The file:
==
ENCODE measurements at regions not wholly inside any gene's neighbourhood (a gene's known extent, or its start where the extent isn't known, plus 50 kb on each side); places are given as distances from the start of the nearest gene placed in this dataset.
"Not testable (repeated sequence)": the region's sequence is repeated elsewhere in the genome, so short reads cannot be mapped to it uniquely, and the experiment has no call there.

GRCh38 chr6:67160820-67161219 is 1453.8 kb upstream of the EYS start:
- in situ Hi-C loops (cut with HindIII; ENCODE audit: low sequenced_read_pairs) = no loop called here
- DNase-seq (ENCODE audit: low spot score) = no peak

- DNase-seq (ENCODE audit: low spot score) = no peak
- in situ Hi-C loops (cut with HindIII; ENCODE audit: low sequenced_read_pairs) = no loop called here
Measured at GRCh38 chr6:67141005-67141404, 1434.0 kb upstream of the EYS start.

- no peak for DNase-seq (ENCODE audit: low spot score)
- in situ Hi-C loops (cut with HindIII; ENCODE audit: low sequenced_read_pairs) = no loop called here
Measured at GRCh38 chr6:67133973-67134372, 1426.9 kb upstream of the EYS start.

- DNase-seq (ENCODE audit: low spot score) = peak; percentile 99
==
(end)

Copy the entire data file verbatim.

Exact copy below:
ENCODE measurements at regions not wholly inside any gene's neighbourhood (a gene's known extent, or its start where the extent isn't known, plus 50 kb on each side); places are given as distances from the start of the nearest gene placed in this dataset.
"Not testable (repeated sequence)": the region's sequence is repeated elsewhere in the genome, so short reads cannot be mapped to it uniquely, and the experiment has no call there.

GRCh38 chr6:67160820-67161219 is 1453.8 kb upstream of the EYS start:
- in situ Hi-C loops (cut with HindIII; ENCODE audit: low sequenced_read_pairs) = no loop called here
- DNase-seq (ENCODE audit: low spot score) = no peak

- DNase-seq (ENCODE audit: low spot score) = no peak
- in situ Hi-C loops (cut with HindIII; ENCODE audit: low sequenced_read_pairs) = no loop called here
Measured at GRCh38 chr6:67141005-67141404, 1434.0 kb upstream of the EYS start.

- no peak for DNase-seq (ENCODE audit: low spot score)
- in situ Hi-C loops (cut with HindIII; ENCODE audit: low sequenced_read_pairs) = no loop called here
Measured at GRCh38 chr6:67133973-67134372, 1426.9 kb upstream of the EYS start.

- DNase-seq (ENCODE audit: low spot score) = peak; percentile 99